Middle row, left to right: young woman at the fountain, harvesting coconuts, Ellice Island dwellers in war dance, preparation of the feast.

Bottom row, left to right: sitting dance, local chopstick game, Ellice Island dwellers drumming for a dance, the coat of arms of the Islands.


The Nominal Issue


For description, see above under the surcharged definitive series.

Stamps featured in post: 30; Period: modern (1965-1968); Pricing: low; Availability: very scarce.

Michel catalogue no’s (price for mint in € in brackets): Set I: MiNr: 105-119 (25€); Set II: MiNr: 130-144 (24€).


The British Millennium on Stamps

Numerous countries put their best on for the turn of the millennium, and Royal Mail is no exception. Millennium collections are usually large sets of stamps, separated into subsets, that approach, thematically or randomly the events of the previous millennium, from the perspective of the issuing country, or globally.

The British Millennium collection of stamps was issued between 1999-2000. Each design includes the inscription ‘Millennium’, the year of issue and a serial number. The designs for 1999 looked back over the previous millennium under 12 different themes. The designs for 2000 highlighted projects undertaken to celebrate the millennium.


The 1999 Issues

Set I – The Inventor’s Tale  



Timekeeping: Greenwich Meridian and clock face | (20p) Steam Power: worker and blast furnace (26p) | Photography: photograph of leaves  | (43p) Computers: computer inside head (63p)

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Greek Traditional Costume on Stamps

We continue our series of articles devoted to the traditional costume. Next stop – Greece. Greek traditional costume is pretty well-known worldwide. However, its local variations are not just as well known. With a lot of local, Balkan influences, from Bulgarian to Turkish, and from Albanian to Serbian, the monolithic traditional “Amalia dress” (called so because it was “designed” by Amalia, consort of King Otto of Greece in the 19th century) gets lots of local variables.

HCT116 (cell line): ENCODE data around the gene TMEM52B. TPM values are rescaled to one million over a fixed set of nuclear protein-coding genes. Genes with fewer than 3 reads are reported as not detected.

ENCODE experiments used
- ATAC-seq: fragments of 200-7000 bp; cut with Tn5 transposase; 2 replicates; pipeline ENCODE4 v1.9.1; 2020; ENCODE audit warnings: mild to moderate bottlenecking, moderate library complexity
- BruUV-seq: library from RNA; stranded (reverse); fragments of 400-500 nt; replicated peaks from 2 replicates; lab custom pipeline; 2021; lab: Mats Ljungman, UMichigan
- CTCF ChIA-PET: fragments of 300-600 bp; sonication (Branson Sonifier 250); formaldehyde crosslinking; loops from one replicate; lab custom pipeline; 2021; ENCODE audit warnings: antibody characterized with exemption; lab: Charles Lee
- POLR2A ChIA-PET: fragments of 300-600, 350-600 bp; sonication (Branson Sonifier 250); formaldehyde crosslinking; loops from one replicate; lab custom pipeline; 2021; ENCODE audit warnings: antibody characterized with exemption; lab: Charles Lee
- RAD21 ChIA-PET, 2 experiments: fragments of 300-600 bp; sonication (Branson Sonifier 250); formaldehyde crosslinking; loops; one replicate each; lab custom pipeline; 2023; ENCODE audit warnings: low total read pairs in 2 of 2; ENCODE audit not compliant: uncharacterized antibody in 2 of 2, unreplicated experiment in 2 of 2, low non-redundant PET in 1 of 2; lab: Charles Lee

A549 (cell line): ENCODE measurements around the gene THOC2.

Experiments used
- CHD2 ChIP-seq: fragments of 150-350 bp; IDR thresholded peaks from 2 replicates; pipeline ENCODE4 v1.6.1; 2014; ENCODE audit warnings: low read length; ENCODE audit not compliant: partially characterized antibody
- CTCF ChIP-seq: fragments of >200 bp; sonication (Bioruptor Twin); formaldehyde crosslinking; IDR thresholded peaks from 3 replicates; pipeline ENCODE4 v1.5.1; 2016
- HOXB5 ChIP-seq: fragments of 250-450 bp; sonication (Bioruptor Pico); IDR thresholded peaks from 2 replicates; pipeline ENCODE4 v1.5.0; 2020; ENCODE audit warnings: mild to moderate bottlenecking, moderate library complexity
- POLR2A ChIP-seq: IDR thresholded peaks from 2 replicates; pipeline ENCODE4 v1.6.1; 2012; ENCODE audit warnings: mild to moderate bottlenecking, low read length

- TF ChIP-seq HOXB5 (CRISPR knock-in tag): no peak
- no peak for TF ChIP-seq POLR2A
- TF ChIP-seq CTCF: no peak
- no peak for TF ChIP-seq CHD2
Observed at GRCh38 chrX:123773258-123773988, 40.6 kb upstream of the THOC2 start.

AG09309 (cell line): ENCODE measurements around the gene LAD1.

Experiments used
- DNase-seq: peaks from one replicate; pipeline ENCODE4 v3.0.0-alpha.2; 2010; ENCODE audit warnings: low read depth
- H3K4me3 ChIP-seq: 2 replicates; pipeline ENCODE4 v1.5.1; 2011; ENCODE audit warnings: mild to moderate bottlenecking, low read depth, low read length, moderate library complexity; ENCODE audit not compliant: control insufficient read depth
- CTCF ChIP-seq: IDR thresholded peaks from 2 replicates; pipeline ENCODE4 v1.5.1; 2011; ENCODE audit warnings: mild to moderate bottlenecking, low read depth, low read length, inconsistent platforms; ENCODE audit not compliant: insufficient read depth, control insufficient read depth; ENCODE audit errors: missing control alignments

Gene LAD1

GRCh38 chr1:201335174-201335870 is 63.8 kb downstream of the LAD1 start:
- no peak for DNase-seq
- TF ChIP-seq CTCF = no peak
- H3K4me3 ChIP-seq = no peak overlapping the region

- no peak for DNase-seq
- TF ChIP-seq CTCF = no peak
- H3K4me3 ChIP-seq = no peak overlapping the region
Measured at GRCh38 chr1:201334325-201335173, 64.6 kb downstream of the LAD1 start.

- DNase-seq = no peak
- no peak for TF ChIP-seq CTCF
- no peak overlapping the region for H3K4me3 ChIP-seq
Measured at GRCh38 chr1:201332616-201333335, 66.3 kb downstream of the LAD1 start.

In general, the Greek costume the way we know it today, has a romantic tinge – needless to say, because it was devised in the 19th century, when the need of local identity markers was quite high throughout the region. On the one hand, the wish to have something local added sartorial elements to the traditional body of dresses, fustanellas, fezes, kalpakis (toques) or stivania (boots). On the other hand, the need to diversify the traditional costume regionally meant that different resources were researched in order to pick up and revive elements that had long been out of use. Nowadays, these clichés of traditional costume persist – however, their use is of course limited to special events. The only daily appearance of traditional costume is the Presidential Guard in Athens – quite showy, I would say.

Below you will find a series of traditional Greek costume issued between 1972-1974, including 40 instances of traditional costume.


Pictured above, left to right: Crete, Pindos, Mesolongos, Attica, Nisyros, Megara, Trikeri.

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Anne Frank on Stamps